Cliche Sunday

I thought this week that we could do some older  phrases. I was amazed at how long “swan song” (pre-100 AD) has lasted in our vocabulary, so let’s look at some  more outdated clichés that have stuck around for a while.It must be the flair that made them live in our imagination for so long.

stuff and nonsense: telling a person they were being ridiculous. This phrase is only 175 years old, being first found in written form in 1827, but I have always liked it. It was first used by a politician, who said “”He had at once to declare, that all notions of concerting and of dictating to the King in the exercise of his prerogative, was merestuff and nonsense“* in a parliamentary debate in England.   It is  lovely way of telling someone they have no idea, and in this day and age, they would probably just go “huh?”!

rub the wrong way: to be insensitive to how someone is feeling, especially during a conversation. This is often thought of as being from rubbing a cat’s (or other animal)  fur the wrong way,resulting in one peeved feline. However, it really dates back to colonial times. Servants used to wet-rub and then dry- rub the wide wood plank floors, and if they did it against the grain the result was streaky and messy. Employers of these servants were peeved as the feline would have been, especially if it was not fixed before company came. They then blamed the servants, saying they “rubbed it the wrong way.”

blue jeans: pants traditionally made of a blue denim cloth. Although these days “jeans” can be made of almost any color and finish, jeans became popular earlier than most of us imagine. In 1495, King Henry VIII of England made a contribution to history that should remain forever: he bought 262 bolts of a heavy cloth termed “jean.” It was long wearing and durable, and remained its original color for many years until someone decided to dye it blue. While it would take a bit longer for it become fashionable for men and women, jeans have lasted for over 600 years!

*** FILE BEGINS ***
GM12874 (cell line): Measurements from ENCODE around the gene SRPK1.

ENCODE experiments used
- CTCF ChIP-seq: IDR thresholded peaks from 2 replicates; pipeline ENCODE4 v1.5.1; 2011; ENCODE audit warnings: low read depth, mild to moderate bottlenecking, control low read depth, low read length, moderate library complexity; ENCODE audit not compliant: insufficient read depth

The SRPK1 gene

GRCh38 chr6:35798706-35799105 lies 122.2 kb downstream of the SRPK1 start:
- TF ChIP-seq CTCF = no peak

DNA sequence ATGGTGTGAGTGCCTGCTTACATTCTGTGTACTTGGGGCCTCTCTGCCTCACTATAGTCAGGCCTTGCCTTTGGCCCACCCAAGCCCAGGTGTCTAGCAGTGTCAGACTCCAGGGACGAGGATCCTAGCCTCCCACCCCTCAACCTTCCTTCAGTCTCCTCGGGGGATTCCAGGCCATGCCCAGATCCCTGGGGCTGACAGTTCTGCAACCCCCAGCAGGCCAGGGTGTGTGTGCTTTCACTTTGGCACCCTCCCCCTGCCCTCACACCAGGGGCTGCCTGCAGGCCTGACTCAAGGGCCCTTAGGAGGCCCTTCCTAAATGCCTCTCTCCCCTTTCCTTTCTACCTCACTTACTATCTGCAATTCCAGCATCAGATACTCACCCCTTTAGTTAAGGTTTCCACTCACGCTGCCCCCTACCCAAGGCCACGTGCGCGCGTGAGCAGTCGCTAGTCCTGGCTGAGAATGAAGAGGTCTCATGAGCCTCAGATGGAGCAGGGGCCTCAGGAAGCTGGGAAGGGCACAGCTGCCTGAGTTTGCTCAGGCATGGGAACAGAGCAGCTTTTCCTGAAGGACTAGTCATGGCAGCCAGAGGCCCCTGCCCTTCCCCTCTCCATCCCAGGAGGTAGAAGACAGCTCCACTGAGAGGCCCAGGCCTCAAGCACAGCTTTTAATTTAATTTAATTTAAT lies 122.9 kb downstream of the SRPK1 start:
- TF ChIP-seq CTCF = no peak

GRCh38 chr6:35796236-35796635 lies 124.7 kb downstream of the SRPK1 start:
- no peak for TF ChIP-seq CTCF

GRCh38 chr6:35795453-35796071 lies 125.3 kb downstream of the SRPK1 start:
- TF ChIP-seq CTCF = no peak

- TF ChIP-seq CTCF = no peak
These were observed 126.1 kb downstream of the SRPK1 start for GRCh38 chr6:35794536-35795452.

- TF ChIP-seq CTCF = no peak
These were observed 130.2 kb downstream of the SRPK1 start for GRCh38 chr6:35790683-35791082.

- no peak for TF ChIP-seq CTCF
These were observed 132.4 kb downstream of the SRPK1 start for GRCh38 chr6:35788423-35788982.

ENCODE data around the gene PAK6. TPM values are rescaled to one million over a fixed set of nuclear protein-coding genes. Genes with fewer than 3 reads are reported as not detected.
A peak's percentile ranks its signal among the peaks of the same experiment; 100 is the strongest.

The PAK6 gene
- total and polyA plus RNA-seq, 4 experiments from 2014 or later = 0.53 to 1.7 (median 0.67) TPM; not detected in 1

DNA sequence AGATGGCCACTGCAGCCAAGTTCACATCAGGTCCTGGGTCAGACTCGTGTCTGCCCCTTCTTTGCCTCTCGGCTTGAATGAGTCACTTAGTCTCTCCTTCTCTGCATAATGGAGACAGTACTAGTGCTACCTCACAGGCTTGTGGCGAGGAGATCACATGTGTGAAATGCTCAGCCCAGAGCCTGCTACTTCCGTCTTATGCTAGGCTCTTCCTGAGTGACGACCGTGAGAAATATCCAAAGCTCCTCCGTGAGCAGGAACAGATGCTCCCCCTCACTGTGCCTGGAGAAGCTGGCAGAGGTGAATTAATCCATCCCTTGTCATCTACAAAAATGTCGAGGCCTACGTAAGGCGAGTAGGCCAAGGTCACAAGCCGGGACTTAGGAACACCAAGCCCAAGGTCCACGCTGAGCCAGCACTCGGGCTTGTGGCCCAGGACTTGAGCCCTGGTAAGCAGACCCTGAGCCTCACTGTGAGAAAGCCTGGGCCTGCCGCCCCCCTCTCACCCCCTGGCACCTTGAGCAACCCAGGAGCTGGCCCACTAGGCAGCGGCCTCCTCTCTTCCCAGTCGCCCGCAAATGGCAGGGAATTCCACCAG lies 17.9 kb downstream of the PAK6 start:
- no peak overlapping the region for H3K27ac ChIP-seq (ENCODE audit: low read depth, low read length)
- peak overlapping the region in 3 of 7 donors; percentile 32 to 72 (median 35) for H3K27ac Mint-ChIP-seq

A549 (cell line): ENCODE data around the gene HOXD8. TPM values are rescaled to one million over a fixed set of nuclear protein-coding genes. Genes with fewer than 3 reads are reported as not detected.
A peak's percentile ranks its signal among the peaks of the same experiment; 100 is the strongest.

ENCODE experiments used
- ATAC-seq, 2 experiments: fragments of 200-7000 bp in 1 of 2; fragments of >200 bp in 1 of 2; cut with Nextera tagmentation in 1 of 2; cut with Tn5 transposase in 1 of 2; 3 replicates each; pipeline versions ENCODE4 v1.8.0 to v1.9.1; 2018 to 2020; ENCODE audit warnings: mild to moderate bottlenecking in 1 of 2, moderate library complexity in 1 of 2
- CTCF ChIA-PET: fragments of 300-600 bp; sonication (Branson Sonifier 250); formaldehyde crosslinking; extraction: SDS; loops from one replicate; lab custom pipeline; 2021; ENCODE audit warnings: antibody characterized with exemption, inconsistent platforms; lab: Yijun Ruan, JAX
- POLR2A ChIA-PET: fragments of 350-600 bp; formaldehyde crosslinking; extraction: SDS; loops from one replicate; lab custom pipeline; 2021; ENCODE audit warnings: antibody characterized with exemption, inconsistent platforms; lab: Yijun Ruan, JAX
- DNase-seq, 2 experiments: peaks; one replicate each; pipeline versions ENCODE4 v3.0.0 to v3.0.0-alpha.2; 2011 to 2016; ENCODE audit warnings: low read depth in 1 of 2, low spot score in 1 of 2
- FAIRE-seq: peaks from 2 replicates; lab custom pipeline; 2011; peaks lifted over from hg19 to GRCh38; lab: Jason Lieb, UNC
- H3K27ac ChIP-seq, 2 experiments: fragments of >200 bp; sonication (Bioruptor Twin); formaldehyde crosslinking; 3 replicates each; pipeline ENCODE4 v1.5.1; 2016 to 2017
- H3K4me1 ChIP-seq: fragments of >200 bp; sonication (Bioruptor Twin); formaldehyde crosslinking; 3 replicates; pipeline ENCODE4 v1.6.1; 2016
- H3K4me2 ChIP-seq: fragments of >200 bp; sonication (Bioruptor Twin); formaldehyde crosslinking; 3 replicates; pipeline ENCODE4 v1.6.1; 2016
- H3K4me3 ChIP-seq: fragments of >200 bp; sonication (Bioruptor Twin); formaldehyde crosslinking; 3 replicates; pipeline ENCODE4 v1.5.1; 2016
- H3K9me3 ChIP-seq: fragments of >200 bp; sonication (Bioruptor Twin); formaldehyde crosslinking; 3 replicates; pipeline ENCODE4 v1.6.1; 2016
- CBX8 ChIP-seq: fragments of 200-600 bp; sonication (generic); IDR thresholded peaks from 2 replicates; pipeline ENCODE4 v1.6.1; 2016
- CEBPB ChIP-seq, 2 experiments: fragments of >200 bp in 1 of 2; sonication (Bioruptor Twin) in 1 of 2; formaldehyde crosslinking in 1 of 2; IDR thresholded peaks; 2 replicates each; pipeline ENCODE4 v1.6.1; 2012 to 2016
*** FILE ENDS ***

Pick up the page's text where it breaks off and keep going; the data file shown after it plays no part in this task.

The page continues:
hocus-pocus: vaguely magical words used many acts. This phrase is also much older than I would have thought, dating back to middle ages. Jugglers used it, mangling words from the Church to make the act sound important. They probably got the idea from commoners, who also mangled the words, having ho idea what the Latin words from Mass really meant:

In the Middle Ages, most people were illiterate and certainly didn’t understand Latin, the language of the Catholic mass.  During the Eucharist in the mass, the priest would turn away from the congregation and look at the cross, making his words hard to hear and/or understand.  When he raised the host (bread), he uttered the words “Hoc est corpus mei……”, or “This is my body….”, in Latin.  The congregation didn’t understand the meaning of the words, but they did know that, somehow through some magic, these words turned the bread into the actual body of Christ, the fantastic magical event of transubstantiation.  So, words that sounded like “hocus pocus” to the illiterate and uneducated masses would enable a magical and miraculous event to transpire, and, presumably, these words were a facilitator or enabler of a magical act or event. **

green-eyed monster: to be jealous. Another famous phrase started by Shakespeare. In Othello, Act III, Shakespeare used a cat’s green eyes to mean jealousy. He also used the actual cliché, “green-eyed monster,” in the play.





*Word Ancestry

**Words, Phrases, or Sayings


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